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[greenyes] split cart recycling and town homes with no space


I live in a 73 unit town home complex in Mtn View, California. The City
and it's hauler are converting our curbside recycling program from
stackable recycling crates to split cart automated collection. Our
homeowners get and pay for single family dwelling service, not
multi-family shared garbage/recycling service. Most of the units are
single car garage and very narrow. They provide just enough room to open
a car door 1/2 to 2/3rds open. Even the 21 units with two car garages
can barely fit a car and the "gosh dare I say it old fashioned stackable
recycling crates". My garage can fit our new 20 gallon hiding in the
body of a 32 gallon garbage cart, just, and still be able to get the car
in the garage. No unit has a side yard. The ends of units are common
area and in most cases include guest parking spaces. And parking is
always overfilled andlack of parking is our number one cause of neighbor

When I contacted the City, staff said that they were aware of our
problem. (For years I have been complaining that my town home complex
can't use the yard waste recycling program because none of us can fit the
96 gallon carts or even the smallest, the 64 gallon carts in our garages.
And staff admitted that they knew of the cart size problem as I've been
bringing this to their attention over the years and yet they have offered
no solution but to not participate in greenwaste recycling. But now the
problem is compounded by requiring the use of 64 gallon split recycling
carts. Four to seven other complexes in the City apparently have the
same problem. And the new collection goes City wide on March 1, 2004.

Now to the problem. Mtn. View Staff have suggested the following
remedies to the container/automated collection system problem:

1. Try to fit the 64 gallon split carts in our garages.

2. Leave them out in front of the homes (which means either in front of
the garage door and have to move them each time a car goes in and out of
a garage - or -
put the cart in the only space left, directly next to each homes
front door. The City will give us a waiver allowing this 'trashing' of
the front of our homes. The rest of the City would have to maintain the
no exposed containers w/n 24 of collection day. Ooohhh, lucky us.

3. Give up 2-4 parking spaces and have homeowners walk their recyclables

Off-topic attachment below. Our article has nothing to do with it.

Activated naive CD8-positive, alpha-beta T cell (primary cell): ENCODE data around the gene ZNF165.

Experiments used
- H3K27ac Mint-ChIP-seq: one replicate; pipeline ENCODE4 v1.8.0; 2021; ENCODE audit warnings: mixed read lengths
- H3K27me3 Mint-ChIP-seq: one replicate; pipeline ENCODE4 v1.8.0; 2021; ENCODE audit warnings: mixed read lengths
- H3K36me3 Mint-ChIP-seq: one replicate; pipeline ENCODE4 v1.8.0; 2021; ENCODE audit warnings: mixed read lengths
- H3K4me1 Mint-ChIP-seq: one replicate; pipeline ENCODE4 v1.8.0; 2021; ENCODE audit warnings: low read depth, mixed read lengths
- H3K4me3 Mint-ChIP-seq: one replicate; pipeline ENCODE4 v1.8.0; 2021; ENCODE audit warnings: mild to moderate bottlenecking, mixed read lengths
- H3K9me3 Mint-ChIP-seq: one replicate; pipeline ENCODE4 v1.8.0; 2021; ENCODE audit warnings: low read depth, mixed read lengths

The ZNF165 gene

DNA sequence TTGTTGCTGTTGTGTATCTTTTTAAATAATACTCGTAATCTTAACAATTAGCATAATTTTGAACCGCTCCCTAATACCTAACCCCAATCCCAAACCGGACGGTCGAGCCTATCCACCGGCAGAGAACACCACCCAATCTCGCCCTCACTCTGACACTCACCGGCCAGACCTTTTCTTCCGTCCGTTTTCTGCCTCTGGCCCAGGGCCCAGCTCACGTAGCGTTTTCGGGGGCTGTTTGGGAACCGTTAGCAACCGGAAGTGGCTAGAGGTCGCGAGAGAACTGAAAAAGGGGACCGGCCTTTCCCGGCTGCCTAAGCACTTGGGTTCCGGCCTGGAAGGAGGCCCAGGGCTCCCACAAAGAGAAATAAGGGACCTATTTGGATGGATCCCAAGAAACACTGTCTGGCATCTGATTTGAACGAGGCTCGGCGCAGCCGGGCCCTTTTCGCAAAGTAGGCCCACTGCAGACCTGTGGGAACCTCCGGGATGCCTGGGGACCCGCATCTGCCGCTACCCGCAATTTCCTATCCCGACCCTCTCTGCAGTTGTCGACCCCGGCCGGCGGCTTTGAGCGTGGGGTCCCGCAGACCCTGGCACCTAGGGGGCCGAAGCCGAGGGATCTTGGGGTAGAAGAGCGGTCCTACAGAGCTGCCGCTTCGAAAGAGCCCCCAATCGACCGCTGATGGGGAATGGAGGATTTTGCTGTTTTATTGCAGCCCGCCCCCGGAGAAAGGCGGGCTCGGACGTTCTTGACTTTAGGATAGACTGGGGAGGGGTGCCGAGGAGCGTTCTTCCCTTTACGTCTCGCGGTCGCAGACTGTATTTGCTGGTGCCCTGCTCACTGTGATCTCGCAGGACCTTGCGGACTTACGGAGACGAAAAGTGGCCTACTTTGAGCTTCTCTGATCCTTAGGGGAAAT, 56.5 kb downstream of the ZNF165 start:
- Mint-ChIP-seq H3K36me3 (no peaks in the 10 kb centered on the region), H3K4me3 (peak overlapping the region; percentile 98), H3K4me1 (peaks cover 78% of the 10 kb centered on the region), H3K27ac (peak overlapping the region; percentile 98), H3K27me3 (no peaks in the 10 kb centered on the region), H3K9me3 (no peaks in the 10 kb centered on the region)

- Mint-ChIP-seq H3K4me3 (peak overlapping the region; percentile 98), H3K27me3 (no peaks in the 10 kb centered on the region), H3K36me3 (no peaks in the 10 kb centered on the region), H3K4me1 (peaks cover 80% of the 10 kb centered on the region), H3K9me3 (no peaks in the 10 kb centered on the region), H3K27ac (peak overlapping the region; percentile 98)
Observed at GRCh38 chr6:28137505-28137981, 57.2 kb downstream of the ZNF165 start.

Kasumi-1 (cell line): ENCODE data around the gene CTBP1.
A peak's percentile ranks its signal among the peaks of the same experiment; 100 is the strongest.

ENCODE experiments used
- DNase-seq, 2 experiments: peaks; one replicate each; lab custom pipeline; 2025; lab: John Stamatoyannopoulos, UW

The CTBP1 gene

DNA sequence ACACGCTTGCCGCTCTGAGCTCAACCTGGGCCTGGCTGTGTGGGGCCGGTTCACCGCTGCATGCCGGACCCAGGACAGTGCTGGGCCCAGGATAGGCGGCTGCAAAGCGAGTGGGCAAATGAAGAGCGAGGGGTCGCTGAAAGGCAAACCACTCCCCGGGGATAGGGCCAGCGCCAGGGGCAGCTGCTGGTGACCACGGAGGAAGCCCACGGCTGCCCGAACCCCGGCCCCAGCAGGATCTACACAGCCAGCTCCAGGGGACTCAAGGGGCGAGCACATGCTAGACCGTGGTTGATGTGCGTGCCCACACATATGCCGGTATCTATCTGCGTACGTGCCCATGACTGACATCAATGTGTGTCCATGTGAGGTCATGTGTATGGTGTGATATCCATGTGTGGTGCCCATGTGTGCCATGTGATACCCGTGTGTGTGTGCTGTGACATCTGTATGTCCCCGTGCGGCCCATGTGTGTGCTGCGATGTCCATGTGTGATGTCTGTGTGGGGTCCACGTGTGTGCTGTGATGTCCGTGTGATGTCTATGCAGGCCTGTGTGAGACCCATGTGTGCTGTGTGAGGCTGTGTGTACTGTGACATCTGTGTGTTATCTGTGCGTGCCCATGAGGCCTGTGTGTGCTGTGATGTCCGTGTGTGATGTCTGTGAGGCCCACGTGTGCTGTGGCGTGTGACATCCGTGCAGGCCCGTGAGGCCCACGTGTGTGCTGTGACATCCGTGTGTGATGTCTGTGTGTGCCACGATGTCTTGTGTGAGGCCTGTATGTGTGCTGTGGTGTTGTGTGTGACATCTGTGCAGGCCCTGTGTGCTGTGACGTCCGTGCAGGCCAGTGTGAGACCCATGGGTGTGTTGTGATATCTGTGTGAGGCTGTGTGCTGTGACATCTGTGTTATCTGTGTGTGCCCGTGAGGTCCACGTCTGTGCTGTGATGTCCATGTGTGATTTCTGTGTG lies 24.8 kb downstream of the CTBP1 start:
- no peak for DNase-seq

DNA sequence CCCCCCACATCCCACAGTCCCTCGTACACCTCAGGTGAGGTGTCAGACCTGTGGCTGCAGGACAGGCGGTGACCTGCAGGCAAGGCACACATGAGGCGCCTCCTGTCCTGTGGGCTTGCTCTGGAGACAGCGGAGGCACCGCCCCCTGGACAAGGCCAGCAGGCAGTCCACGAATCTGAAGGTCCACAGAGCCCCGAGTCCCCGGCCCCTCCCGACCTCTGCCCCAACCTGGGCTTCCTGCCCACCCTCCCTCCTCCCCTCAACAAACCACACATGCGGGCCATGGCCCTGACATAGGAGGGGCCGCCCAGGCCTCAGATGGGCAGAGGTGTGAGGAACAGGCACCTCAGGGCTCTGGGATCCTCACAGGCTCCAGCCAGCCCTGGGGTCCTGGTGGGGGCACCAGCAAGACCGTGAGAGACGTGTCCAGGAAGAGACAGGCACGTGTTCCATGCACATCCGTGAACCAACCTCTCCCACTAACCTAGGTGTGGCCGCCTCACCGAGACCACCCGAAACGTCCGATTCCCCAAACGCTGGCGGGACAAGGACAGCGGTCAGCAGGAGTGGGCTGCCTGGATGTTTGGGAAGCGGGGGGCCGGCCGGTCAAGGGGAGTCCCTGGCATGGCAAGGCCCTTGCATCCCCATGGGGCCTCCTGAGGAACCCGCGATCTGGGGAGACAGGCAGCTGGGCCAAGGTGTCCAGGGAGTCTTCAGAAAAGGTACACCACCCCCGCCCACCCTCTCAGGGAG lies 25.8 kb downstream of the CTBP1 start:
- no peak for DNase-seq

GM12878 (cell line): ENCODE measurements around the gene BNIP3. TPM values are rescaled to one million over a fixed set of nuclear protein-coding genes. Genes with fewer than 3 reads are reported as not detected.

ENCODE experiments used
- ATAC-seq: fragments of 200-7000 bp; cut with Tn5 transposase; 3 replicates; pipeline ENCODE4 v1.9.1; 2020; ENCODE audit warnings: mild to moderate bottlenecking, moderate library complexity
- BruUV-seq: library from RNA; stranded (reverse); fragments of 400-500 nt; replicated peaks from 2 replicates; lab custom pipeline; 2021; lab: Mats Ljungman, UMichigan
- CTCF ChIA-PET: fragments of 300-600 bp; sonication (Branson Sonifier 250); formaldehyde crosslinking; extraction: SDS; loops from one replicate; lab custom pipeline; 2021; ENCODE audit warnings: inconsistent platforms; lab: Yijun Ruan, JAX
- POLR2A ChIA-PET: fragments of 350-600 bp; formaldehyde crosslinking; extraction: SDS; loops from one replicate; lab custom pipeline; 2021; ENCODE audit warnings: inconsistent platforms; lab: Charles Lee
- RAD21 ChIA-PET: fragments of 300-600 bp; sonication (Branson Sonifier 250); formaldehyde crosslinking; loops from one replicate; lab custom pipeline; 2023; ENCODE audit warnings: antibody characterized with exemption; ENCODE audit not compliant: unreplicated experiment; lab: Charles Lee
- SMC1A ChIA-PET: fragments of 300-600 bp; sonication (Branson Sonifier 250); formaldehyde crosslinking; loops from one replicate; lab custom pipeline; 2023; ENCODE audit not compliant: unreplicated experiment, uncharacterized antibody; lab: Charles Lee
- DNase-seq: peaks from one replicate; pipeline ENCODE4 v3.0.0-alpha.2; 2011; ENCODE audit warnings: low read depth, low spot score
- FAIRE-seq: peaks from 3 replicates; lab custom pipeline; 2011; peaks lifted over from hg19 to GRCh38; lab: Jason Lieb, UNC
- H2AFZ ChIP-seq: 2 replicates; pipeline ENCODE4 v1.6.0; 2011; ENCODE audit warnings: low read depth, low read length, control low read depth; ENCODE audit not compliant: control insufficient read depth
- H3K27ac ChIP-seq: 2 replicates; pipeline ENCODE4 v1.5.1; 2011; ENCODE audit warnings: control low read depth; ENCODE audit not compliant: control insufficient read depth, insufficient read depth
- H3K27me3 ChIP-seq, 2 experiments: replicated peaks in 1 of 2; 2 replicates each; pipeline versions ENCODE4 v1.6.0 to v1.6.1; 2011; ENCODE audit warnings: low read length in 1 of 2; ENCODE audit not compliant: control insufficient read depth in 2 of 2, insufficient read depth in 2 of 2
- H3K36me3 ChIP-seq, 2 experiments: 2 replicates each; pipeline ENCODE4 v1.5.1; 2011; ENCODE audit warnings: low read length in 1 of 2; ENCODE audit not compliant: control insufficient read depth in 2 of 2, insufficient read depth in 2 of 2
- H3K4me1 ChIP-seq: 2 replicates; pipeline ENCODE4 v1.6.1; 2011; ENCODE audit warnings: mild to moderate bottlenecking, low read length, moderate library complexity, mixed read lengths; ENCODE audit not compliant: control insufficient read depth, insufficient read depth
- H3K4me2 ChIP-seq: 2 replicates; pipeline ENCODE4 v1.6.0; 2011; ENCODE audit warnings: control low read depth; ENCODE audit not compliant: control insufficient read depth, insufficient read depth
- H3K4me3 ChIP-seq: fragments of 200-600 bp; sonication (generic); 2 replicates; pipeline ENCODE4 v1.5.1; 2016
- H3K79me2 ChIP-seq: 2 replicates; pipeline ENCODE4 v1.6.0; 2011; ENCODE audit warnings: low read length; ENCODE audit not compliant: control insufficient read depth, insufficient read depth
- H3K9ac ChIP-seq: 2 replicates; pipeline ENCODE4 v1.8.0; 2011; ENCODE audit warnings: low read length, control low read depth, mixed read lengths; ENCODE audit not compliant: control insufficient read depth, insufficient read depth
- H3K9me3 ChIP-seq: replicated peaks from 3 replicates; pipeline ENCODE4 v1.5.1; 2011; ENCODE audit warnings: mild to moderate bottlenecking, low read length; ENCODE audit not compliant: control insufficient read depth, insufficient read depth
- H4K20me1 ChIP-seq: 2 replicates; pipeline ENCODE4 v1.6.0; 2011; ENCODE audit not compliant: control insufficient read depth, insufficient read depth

to a group recycling spot - for some homeowners that will mean a walk of
.1 to .2 miles.

4. And either use MFD recycling carts or mixed recycling dumpsters

Our complex in a well maintained, middle, upper middle class
neighborhood. Keeping garbage carts.... ok split recycling carts,
exposed on a daily bases is unacceptable. We simple can't lose anymore
parking. We'd have neighbors shooting each other. And after just
completing a 73 unit construction defect project we have no money to
built attractive enclosures to house recycling carts of dumpsters. Nor
do we have the space to build such enclosures. So what are we to do?

The City says we absolutely can not continue to use stackable crates.
The new trucks will not allow their use! (Not sure I believe this but I
will accept being educated on this.) I sorta think the solution is to
require the trucks to carry a split cart and the drivers will have to
pour/dump our residents crated recyclables into the cart which can then
be lifted to the split truck. The drivers certainly won't like this, for
sure it will lengthen their day. But the City and the Hauler should have
thought of that before they create a program that our new "smart growth
high density housing" dictates.

Now I have over 18 years in the recycling field and I truly understand
the need to reduce injuries caused by recycling drivers picking up
garbage and recycling. And I understand the need to create recycling
programs that operate as efficiently (cheaply) as possible (speed of
collection). But while 100% of my neighbors participate in curbside
recycling, this new program discourages recycling and will reduce both
tonnage and participation. So I'd like to know if any of you local
government recycling coordinators have had to deal with this problem. If
you have any create win-win solutions.

And finally, Recycling Coordinators, when you design new programs, are
you talking to people who live in all the housing types in your
communities so you identify problems ahead of time and incorporate
programs that don't treat some residents so badly.


Ann Schneider
Boardmember, Oaktree Commons HOA
Mtn. View CA

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